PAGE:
Mark Hunt injured, so Lavar Johnson jumps at chance to fight Stefan Struve at UFC 146

Kevin Iole

After earning a $65,000 bonus for Knockout of the Night on May 5 after stopping Pat Barry in the first round at UFC on Fox 3 in East Rutherford, N.J., you couldn't blame Lavar Johnson had he chosen to go on vacation. It was his second KO win in the UFC in four months and both times, the knockout came on national television.

He chose to take only a few days off, however, before returning to the gym on Monday. It paid off for him big-time on Thursday when he was offered, and quickly accepted, a contract to fight Stefan Struve on May 26 on the main card of UFC 146 at the MGM Grand Garden in Las Vegas.

Mark Hunt injured a knee in training and had to withdraw from the fight with Struve on the all-heavyweight card next week. The UFC offered the bout to Johnson, who came out of his first-round win over Barry unscathed.

He said he never hesitated in accepting the offer.

"This is what we do and it's my job to fight," Johnson told Cagewriter. "They called me up and I'm still in good shape. A fight is a fight, no matter who it is, or what. My job is to take the fight. I jumped right on it."

Johnson said he weighs 250, so he won't even have to worry about cutting weight to make the 265-pound limit for his fight against Struve.

At 6-11, Struve will have a seven-inch height advantage over the 6-4 Johnson, but Johnson insisted it won't matter.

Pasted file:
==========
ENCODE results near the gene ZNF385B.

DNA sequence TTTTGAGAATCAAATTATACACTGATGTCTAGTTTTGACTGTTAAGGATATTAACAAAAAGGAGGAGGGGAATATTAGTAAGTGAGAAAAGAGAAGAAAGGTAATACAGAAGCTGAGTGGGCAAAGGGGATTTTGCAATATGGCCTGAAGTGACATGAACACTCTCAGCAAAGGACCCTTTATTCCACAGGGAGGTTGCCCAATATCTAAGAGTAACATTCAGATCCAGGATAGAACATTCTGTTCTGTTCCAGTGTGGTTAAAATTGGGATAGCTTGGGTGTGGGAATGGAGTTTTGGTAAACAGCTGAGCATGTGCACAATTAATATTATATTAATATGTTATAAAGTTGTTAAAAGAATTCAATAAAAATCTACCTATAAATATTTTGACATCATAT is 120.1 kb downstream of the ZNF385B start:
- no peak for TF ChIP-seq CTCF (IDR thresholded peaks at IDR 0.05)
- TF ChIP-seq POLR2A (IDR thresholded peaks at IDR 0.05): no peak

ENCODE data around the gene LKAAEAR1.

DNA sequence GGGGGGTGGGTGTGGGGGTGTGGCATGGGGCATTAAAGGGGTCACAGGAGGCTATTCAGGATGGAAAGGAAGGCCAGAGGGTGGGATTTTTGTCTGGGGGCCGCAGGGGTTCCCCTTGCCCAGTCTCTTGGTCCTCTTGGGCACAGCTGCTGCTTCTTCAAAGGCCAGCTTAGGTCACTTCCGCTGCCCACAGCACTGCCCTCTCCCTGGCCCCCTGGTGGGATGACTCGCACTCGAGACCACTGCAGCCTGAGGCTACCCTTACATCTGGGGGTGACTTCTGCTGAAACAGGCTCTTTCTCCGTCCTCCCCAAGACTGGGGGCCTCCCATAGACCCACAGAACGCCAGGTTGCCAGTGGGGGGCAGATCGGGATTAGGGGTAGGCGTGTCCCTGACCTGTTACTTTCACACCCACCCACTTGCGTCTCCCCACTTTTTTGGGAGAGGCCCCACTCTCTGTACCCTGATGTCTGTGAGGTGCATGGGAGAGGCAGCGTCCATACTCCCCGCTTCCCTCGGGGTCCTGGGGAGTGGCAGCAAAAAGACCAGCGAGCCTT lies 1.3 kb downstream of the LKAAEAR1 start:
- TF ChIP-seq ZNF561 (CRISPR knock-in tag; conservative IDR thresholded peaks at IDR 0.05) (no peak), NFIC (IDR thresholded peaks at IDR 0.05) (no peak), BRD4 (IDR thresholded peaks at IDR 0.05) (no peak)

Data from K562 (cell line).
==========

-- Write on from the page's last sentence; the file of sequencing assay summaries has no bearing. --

"His reach is 83 and mine is 81 or 82," Johnson said. "I'm faster and I hit harder. I'm aggressive and I'll be right there in his face."

He was aggressive against both Barry and Joey Beltran, whom he knocked out on Jan. 28 at UFC on Fox 2. He took a few hellacious leg kicks from Barry in the early moments of the May 5 fight, but said he didn't feel them.

When friends brought it up to them, he acted surprised, saying he checked the kicks. But when he looked at the film, he realized he was hit full bore by Barry, one of the hardest kickers in the sport. But Johnson had prepared for Barry by training with kick boxer Carter Williams, himself a great kicker.

"That's what happens when you train with Carter," Johnson said, chuckling. "Eventually, you don't feel a thing."

He was a virtual unknown to UFC fans as 2012 began, known primarily as the fighter who was shot in the abdomen during a Fourth of July family reunion a few years ago. But if he beats Struve, he'll be 3-for-3 in 2012 with seven months still to go.

He hasn't heard much from UFC president Dana White, but said it didn't matter.

"My bonus check said enough for me," he said.

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